Thursday, November 24, 2011

Frankenstein's Pub, Edinburgh

On our last night in Edinburgh, we wanted to go to a local pub for a fine meal. We try to go to the Greyfriars Bobby Pub. Alas, no tables were available and no one seemed like they'd be getting up soon.

We walked back up the street and the World Famous Frankenstein Pub was just opening its doors for dinner. We went in and found plenty of tables available. We sat in the corner by the fire. As the name suggests, much of the decor is centered around Mary Shelley's classic novel and the many movies it inspired. Many electric arcs streamed up the walls just like the equipment in the Boris Karloff classic. Some posters from more modern films, like from Hammer Studios and the Kenneth Brannagh version, can be found. In the corner is the monster himself.

Lucy was the only appropriately skeptical one!

Since this was the last night in Edinburgh, I felt I should try something of the local flavor, especially since we did mall food court fish and chips and chain restaurant Italian the two previous nights. First, I ordered a special drink off the menu, the Doctor Frankenstein.

Better than a zombie?

The drink was sweet and seductive and satisfying. But the real local flavor was the meal I ordered: haggis, neeps, and tatties.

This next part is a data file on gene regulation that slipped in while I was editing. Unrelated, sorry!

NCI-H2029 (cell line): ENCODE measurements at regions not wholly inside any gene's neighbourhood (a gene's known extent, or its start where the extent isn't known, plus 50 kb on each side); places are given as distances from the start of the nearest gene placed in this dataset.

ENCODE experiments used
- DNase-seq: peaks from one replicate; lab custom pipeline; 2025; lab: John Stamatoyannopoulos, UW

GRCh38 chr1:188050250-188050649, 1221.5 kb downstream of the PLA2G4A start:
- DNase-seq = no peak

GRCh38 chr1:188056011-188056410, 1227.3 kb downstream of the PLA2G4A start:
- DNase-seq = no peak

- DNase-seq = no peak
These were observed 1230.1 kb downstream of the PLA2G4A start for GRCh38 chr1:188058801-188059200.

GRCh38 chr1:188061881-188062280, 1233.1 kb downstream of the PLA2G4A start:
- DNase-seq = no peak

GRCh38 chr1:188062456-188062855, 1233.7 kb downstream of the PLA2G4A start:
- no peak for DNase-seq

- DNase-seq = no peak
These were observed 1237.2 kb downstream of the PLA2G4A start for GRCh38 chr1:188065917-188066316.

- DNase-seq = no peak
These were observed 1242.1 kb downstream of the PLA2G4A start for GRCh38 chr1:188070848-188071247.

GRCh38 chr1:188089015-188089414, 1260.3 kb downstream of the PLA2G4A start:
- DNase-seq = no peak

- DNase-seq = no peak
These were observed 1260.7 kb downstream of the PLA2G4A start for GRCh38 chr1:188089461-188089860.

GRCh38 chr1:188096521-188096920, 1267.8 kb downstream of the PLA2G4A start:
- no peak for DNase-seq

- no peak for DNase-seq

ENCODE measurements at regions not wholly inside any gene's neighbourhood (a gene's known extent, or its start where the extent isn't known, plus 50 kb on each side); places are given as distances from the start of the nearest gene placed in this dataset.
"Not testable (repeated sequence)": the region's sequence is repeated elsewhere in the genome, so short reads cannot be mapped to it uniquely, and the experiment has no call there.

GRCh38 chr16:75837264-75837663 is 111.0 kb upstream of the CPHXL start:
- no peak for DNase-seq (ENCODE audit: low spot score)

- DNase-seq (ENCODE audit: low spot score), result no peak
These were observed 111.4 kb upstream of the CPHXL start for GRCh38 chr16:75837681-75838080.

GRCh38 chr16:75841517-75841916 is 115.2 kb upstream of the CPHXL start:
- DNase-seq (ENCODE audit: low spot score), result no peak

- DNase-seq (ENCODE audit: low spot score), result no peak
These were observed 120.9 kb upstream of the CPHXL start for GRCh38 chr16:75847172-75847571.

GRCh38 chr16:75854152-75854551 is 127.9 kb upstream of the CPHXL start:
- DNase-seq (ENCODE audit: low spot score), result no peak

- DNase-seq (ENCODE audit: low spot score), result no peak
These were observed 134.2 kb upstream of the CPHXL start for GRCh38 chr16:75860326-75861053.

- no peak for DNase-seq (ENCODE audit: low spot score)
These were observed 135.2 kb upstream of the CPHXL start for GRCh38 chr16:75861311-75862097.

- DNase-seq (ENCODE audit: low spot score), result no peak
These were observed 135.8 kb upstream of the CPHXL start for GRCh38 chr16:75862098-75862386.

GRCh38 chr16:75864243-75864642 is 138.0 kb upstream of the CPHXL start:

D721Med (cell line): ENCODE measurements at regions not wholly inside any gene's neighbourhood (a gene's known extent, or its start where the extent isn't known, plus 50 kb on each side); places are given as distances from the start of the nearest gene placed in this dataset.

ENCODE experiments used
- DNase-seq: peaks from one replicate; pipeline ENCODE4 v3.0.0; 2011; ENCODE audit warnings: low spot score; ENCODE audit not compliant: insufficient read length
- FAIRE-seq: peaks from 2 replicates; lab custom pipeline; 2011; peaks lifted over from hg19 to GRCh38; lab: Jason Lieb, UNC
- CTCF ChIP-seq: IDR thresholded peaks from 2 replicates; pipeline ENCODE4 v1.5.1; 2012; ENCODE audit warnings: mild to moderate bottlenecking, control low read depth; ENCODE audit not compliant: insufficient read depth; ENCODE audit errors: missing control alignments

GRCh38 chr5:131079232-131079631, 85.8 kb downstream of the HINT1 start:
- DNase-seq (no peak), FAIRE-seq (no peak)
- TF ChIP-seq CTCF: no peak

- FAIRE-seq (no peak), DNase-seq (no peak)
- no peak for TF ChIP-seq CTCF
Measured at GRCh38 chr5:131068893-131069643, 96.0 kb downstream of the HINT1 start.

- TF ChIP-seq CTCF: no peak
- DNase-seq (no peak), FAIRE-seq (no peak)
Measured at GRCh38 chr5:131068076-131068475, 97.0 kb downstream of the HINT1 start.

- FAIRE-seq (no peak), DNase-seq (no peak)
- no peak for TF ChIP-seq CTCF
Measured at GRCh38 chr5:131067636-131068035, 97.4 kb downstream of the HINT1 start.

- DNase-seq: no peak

I'm sure many readers have heard of haggis, which is infamous for being made up of "leftover" parts of the animal. I had one friend who used to say, "hoofs and eyeballs," which I don't think is true. On our previous trip to Scotland (six years ago), we had dinner with my cousin and her husband. He ordered us haggis, which we ate politely. The next morning, we told our bed and breakfast host that we had haggis. Her reply, "You can't get real haggis ever since they passed those laws!" Frankenstein's haggis wasn't too bad but is on the low end of tasty meat products.

What about the other parts of my dish? Neeps is basically mashed yellow turnips, which made a fine side dish. Tatties sounds really naughty, but is in fact merely mashed potatoes. They were well done.

We enjoyed the atmosphere and, as usual, Jacob liked the potty. It seemed like the pub was a bit of a club, but early on a Sunday night there wasn't much action. We did hear The Automatics' hit single Monster, which is famous for the lyric: "what's that coming over the hill is it a monster? is it a monster?" That was thematically nice to hear.

We headed back to our hotel for our final rest in Edinburgh. The next morning would be our escape, if we could navigate the downtown roads to get beyond the city limits. On the way south, we visited one more castle, a romantic, windswept, seaside fortress which would fit naturally nearby Whitby Abbey. But more on that in a future blog.

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